A modified version of the IPv6 source code appears to work fine with ff05::1 and ff05::2 on Fedora 9 and RHEL5.

On RHEL4, the send part fails with EADDRNOTAVAIL:

sendto(3, "aaa\n", 4, 0, {sa_family=AF_INET6, sin6_port=htons(1234), inet_pton(AF_INET6, "ff05::1", &sin6_addr), sin6_flowinfo=0, sin6_scope_id=0}, 28) = -1 EADDRNOTAVAIL (Cannot assign requested address)

Sending works to any address for which there are not listeners.

IPv4 (done with ttcp though) works also on RHEL4.

So, I think there _is_ a bug in RHEL4 kernel, in its IPv6 multicast code, but it's in a different place than demonstrated by the original code.

You can see the problem with the following kind of bound multicast sockets once you try to sendto(2) to the the address:

$ netstat -an | grep 1234
udp        0      0 ff05::2:1234                :::*
udp        0      0 ff05::1:1234                :::*
$ netstat -gn | grep ff05
eth0            1      ff05::2
eth0            1      ff05::1

I could not find any relevant bug#'s on this.  By quickly looking at the kernel source, I also couldn't find the cause, but that might be because I don't know where to look.

I've opened a separate bug ID 472200 on this, so the existing references to this bug don't get confused if this new problem is resolved.


On modifying the IPv6 source code posted above:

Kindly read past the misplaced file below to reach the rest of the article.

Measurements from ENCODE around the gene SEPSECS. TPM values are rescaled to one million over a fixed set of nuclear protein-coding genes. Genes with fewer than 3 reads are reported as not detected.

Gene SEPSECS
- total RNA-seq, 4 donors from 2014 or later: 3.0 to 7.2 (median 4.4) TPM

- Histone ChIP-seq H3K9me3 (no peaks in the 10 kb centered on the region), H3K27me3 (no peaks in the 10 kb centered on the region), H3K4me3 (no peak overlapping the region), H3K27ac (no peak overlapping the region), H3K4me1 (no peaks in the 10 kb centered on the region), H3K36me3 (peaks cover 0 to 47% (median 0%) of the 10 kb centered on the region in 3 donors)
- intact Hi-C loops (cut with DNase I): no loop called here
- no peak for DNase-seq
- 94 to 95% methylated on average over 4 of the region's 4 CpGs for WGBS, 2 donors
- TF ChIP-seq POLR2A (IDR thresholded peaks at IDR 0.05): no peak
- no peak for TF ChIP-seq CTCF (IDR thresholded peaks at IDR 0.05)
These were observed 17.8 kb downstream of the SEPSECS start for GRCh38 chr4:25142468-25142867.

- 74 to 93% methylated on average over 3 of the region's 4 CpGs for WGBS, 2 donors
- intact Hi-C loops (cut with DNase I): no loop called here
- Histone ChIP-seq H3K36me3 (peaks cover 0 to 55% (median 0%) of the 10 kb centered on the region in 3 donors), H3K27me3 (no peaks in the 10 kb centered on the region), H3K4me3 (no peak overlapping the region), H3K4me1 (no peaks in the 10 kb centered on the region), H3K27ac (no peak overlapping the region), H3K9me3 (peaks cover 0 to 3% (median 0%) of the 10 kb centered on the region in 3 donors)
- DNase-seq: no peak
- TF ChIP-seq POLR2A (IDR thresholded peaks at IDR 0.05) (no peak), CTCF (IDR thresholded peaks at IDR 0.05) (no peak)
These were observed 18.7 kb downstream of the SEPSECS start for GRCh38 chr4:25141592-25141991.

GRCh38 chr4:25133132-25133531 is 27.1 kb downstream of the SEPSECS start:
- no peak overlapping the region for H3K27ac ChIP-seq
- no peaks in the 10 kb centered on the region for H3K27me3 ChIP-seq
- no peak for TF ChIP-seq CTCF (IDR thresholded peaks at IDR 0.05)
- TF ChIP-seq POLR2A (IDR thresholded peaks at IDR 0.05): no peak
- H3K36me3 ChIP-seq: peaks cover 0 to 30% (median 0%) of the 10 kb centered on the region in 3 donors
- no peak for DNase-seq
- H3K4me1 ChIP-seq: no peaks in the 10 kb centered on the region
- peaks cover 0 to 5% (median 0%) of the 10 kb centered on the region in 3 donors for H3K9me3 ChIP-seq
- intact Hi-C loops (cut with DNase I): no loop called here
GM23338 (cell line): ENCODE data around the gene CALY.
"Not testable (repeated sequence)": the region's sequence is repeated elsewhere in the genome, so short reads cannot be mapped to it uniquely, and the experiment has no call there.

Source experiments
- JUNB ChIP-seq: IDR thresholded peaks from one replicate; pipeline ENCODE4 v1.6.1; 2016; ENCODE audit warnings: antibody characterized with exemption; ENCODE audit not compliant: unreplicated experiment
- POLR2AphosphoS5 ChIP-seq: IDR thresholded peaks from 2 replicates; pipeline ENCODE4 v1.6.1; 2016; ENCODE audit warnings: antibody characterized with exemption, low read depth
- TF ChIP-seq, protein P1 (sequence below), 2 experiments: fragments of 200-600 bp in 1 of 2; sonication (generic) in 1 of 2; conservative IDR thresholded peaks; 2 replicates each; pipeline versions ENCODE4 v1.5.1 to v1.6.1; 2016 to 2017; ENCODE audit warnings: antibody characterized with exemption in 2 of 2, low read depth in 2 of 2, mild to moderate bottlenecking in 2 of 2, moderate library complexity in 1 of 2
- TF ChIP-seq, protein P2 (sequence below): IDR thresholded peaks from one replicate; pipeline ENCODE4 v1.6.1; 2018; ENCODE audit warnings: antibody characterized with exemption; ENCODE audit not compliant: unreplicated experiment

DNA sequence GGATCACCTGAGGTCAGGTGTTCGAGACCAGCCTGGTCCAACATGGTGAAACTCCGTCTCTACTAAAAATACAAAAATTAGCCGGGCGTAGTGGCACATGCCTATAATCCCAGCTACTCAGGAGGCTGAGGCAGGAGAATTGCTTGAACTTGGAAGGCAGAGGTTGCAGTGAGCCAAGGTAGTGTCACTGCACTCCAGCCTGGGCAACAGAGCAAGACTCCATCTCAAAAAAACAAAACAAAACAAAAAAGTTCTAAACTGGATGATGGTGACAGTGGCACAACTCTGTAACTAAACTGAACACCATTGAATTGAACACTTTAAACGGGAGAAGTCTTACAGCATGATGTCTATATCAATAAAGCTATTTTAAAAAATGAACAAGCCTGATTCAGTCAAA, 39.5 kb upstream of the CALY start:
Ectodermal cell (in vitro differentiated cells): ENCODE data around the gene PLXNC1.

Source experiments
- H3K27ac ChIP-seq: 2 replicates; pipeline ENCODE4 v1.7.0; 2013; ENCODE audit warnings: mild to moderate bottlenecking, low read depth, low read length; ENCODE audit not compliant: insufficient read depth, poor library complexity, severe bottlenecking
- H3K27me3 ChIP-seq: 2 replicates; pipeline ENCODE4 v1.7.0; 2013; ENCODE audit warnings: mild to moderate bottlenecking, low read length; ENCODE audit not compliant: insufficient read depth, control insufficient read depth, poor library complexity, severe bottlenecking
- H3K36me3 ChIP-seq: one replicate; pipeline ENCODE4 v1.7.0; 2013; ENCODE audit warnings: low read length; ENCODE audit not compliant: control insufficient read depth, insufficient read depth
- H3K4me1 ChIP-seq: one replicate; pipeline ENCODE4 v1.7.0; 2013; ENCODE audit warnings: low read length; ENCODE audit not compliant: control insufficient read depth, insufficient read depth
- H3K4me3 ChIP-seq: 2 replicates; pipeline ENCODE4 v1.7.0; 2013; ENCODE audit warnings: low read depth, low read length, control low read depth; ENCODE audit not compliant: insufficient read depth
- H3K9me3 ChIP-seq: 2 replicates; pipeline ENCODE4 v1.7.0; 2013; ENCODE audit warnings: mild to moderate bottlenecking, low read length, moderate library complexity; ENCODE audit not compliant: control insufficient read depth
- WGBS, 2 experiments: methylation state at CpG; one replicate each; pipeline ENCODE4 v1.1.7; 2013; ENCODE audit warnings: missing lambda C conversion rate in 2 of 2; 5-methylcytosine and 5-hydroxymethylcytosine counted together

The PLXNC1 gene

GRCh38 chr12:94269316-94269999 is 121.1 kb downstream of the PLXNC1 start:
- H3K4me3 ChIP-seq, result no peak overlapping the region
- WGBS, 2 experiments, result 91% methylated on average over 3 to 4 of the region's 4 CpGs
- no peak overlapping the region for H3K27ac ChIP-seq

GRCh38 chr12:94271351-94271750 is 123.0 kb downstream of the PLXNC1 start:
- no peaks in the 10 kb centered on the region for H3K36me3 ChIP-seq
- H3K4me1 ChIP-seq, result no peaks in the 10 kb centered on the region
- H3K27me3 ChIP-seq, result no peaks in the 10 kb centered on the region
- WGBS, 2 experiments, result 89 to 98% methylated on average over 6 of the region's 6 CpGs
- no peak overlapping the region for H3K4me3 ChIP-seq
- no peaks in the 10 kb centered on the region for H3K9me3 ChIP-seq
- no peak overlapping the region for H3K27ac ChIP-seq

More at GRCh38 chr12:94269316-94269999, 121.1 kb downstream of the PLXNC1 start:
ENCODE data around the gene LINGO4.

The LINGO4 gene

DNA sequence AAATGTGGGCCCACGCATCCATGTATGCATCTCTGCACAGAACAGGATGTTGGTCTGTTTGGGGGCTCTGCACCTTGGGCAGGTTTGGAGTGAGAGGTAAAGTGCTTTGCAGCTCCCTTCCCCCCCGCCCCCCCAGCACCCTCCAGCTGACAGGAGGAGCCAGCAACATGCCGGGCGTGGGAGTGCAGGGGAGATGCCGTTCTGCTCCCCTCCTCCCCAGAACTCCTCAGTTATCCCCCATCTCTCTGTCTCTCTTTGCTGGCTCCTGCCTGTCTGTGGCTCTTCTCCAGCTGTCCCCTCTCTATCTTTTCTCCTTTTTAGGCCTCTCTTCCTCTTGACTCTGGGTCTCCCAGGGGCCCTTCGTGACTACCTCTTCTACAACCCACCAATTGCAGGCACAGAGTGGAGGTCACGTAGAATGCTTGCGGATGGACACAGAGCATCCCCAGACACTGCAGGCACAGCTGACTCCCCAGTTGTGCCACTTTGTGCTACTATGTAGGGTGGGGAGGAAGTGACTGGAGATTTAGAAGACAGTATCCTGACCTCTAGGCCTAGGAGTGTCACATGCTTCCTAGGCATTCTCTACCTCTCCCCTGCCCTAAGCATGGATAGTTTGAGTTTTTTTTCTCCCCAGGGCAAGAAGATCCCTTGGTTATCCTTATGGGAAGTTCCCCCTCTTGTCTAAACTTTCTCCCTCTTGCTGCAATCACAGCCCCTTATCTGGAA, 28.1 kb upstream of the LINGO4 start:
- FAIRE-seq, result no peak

On Fedora 9, the key point is to patch the code to just bind to the multicast address that you're interested in, not ip6addr_any.

You have to make sure that sending is done on the same interface as receiving; with multiple interfaces, this is not necessarily true.  You may also need to exclude multicast in your ip6tables rules (the default rules block incoming multicast).

The patch used was:

@@ -63,8 +63,8 @@
   /* construct a multicast address structure */
   memset(&mc_addr, 0, sizeof(mc_addr));
   mc_addr.sin6_family      = AF_INET6;
-  mc_addr.sin6_addr        = in6addr_any;
-  /* inet_pton(AF_INET6, mc_addr_str, mc_addr.sin6_addr.s6_addr); Doesn't work? */
+//  mc_addr.sin6_addr        = in6addr_any;
+  inet_pton(AF_INET6, mc_addr_str, mc_addr.sin6_addr.s6_addr);
   mc_addr.sin6_port        = htons(mc_port);

   /* bind to multicast address to socket */

Comment 47 mpromonet 2013-10-03 12:41:20 UTC
In order to share the exchange with the redhat support, I post a possible answer to this problem.

Since kernel 2.6.31 (then since RHEL6), it is possible to configure this behavior using the option IP_MULTICAST_ALL (see http://man7.org/linux/man-pages/man7/ip.7.html).

Adding this setting in mcreceive.c produce the expected result.
  int mc_all = 0;
  if ((setsockopt(sock, IPPROTO_IP, IP_MULTICAST_ALL, (void*) &mc_all, sizeof(mc_all))) < 0) {
    perror("setsockopt() failed");

Comment 48 mpromonet 2013-10-03 13:04:14 UTC
Created attachment 807077 [details]
Modified test program that send/receive multicast resetting IP_MULTICAST_ALL option

Need a kernel 2.6.31 (the commit that introduce this option is https://github.com/torvalds/linux/commit/f771bef98004d9d141b085d987a77d06669d4f4f)